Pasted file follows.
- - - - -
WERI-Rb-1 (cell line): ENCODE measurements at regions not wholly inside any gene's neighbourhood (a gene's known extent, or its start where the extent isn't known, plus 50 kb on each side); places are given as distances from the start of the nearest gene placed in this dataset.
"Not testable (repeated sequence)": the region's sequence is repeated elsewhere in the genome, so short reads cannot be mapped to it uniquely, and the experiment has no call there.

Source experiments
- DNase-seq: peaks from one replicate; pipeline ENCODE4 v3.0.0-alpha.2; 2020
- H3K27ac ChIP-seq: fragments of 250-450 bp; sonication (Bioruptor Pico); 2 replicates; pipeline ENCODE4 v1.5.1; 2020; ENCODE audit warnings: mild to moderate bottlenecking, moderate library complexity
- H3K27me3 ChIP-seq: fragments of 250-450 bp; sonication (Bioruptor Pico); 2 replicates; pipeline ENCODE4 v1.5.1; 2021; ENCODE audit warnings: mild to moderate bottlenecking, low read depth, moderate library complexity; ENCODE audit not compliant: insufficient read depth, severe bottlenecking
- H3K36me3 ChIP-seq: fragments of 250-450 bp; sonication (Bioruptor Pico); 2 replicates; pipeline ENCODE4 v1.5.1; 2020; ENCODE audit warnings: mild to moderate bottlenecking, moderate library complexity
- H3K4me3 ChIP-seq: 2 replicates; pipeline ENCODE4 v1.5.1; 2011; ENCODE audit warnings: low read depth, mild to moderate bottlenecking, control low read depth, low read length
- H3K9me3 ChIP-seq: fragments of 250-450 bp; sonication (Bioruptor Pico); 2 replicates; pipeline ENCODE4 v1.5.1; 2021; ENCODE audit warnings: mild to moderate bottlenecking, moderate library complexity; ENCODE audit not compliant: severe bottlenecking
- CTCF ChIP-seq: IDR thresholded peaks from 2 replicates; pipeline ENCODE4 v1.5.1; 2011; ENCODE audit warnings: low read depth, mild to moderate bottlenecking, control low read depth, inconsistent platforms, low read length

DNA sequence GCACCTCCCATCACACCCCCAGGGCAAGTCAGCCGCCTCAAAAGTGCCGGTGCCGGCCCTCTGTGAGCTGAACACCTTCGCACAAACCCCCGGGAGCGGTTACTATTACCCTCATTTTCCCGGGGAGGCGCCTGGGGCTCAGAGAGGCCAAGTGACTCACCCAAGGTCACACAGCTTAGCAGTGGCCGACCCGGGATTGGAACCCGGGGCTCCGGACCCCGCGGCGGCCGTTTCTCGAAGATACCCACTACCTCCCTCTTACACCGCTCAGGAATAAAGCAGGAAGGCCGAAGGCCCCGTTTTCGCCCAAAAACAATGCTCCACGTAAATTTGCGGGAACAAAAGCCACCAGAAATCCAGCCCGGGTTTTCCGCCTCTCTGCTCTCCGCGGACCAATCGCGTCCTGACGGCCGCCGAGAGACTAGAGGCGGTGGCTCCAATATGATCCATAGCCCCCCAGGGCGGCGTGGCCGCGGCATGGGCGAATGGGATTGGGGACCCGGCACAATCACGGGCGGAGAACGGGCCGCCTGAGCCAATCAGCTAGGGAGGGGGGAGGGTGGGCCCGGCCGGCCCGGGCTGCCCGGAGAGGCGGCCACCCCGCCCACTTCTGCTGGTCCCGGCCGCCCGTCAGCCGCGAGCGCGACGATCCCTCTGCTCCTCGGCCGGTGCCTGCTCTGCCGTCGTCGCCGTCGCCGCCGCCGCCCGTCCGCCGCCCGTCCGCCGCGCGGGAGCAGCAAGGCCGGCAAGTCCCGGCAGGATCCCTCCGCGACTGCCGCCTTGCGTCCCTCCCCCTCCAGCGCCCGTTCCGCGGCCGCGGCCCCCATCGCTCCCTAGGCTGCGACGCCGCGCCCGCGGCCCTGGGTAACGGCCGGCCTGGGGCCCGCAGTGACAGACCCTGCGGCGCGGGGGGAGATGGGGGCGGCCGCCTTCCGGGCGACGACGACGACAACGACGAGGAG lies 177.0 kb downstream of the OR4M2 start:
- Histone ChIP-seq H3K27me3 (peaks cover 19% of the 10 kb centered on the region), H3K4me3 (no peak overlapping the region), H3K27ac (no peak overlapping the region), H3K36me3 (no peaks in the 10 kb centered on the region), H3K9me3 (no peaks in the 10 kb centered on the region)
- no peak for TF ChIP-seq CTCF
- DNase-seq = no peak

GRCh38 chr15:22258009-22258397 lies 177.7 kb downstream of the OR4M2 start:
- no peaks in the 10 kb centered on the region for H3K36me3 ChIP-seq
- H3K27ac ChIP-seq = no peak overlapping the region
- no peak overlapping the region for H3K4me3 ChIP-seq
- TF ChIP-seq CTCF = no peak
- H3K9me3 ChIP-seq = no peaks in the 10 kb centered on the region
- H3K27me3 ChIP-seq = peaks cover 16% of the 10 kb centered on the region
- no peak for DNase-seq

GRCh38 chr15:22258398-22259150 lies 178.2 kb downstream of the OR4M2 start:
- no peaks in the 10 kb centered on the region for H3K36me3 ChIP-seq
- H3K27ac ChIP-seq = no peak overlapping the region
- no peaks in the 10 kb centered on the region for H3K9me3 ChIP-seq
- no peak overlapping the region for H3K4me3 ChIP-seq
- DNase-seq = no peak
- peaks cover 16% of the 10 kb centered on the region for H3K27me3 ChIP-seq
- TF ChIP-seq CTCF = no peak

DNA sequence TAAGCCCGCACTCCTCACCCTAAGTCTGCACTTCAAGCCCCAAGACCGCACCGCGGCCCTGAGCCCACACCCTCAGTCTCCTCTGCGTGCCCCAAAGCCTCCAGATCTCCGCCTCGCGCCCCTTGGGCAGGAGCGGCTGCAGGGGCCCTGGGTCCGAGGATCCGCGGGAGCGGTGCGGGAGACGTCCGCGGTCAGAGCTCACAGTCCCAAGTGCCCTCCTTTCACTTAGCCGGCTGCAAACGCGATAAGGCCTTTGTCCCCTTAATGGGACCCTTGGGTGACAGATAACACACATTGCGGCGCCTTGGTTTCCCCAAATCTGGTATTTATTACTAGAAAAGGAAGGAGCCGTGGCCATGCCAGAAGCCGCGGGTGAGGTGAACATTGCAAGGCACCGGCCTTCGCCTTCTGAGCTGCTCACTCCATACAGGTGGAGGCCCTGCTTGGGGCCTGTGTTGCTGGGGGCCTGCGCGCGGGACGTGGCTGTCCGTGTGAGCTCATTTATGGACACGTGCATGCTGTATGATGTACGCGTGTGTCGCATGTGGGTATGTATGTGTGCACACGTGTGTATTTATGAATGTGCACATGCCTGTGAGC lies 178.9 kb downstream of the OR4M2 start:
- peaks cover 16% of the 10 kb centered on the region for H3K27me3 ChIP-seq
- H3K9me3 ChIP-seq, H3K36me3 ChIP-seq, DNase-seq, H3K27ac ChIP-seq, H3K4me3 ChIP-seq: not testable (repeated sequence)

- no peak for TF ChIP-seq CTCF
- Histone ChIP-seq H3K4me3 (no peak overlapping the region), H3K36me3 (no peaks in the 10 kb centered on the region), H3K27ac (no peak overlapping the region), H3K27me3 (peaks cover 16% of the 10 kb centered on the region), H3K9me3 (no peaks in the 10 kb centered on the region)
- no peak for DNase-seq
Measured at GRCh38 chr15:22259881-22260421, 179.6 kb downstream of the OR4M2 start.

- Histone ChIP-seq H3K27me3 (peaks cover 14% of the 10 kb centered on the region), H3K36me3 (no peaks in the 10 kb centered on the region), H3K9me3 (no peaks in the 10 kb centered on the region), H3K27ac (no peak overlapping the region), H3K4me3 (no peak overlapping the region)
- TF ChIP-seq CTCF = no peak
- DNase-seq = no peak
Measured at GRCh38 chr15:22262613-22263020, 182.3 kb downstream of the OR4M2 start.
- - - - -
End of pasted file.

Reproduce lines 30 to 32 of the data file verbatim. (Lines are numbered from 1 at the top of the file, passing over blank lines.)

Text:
- TF ChIP-seq CTCF = no peak

DNA sequence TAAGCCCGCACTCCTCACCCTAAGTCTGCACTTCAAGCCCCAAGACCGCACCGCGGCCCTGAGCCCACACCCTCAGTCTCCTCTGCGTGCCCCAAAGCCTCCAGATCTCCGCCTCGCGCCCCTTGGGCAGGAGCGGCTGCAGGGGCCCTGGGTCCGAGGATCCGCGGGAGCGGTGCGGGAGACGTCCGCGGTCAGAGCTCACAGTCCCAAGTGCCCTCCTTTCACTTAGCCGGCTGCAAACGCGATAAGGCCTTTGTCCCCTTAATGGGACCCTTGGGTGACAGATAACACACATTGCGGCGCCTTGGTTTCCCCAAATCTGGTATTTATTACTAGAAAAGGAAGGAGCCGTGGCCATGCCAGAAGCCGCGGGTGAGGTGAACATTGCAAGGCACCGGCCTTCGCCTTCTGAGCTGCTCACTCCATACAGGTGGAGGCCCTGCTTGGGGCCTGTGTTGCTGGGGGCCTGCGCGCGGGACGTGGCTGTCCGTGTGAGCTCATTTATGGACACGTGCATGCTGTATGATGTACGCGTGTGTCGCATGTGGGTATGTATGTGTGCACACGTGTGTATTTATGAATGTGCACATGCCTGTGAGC lies 178.9 kb downstream of the OR4M2 start:
- peaks cover 16% of the 10 kb centered on the region for H3K27me3 ChIP-seq